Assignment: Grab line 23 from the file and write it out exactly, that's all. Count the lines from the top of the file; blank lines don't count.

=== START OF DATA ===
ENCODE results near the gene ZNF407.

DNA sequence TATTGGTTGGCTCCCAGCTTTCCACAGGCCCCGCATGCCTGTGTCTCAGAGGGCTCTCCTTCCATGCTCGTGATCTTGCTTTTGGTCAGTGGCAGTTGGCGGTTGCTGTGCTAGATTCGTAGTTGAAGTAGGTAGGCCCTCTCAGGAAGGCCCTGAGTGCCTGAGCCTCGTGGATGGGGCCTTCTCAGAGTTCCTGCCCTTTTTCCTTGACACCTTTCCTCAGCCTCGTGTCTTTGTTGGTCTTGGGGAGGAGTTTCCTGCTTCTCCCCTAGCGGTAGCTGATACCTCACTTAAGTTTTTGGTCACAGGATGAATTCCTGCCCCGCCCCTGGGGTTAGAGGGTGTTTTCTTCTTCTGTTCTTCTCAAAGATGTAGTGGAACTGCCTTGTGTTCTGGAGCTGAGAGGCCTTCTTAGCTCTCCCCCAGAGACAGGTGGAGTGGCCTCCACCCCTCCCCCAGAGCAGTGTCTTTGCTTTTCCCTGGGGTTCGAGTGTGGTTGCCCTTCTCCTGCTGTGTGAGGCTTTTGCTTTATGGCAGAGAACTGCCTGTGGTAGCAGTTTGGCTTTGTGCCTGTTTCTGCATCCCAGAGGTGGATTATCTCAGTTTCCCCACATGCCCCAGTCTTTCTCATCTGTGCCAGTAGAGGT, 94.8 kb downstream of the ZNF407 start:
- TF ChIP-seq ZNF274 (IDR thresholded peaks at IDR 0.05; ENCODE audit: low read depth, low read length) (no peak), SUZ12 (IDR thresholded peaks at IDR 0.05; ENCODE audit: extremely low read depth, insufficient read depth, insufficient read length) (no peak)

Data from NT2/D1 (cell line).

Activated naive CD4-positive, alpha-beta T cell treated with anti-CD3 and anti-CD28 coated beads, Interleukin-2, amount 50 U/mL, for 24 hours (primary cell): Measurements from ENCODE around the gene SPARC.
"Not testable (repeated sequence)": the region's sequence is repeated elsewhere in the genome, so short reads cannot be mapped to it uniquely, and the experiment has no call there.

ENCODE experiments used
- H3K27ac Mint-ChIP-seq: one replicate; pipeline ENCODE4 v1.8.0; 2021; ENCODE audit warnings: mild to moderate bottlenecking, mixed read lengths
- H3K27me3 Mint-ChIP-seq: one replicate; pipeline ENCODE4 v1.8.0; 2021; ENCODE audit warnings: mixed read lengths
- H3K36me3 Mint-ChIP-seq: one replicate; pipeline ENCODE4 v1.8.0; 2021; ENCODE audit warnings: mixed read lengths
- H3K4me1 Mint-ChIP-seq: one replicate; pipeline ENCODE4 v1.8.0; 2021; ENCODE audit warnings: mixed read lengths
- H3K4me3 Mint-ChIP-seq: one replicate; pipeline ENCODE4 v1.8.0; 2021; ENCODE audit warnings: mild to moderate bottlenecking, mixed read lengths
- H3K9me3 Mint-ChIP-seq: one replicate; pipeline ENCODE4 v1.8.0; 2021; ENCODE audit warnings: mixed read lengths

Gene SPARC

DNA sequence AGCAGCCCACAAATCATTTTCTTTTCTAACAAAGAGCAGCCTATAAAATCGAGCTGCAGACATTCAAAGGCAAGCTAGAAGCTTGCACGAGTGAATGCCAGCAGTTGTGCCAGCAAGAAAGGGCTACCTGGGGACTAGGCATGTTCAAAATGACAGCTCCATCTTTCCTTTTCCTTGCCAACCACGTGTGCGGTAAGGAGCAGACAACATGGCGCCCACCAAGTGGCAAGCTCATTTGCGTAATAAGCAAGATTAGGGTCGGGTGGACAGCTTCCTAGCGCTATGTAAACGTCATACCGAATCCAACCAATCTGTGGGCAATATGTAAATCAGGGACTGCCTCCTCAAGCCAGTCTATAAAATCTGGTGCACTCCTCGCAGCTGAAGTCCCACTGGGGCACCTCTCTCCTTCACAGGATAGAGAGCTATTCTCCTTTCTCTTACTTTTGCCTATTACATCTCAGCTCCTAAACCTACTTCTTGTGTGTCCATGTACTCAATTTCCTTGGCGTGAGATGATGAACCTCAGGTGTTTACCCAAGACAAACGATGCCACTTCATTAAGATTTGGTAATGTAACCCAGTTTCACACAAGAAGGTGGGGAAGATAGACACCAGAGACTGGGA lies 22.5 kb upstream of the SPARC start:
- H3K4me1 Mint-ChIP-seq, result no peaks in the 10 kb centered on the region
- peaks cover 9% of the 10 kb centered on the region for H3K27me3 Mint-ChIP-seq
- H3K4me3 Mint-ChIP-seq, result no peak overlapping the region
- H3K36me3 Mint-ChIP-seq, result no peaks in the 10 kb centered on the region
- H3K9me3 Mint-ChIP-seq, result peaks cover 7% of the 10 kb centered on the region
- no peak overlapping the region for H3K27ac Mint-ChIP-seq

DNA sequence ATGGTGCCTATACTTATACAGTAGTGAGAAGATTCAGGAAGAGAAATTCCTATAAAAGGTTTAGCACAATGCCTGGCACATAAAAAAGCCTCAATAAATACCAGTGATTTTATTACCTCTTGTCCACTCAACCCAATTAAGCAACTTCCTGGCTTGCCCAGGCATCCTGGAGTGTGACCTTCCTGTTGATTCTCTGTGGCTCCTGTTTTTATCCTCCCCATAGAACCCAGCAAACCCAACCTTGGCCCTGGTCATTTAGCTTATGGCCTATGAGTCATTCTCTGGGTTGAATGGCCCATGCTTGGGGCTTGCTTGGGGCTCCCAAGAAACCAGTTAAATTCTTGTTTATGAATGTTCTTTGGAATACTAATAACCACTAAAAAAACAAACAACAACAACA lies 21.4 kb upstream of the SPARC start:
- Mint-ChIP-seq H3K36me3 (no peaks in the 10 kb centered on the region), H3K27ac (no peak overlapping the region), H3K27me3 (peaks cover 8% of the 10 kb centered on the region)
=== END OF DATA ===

- Mint-ChIP-seq H3K36me3 (no peaks in the 10 kb centered on the region), H3K27ac (no peak overlapping the region), H3K27me3 (peaks cover 8% of the 10 kb centered on the region)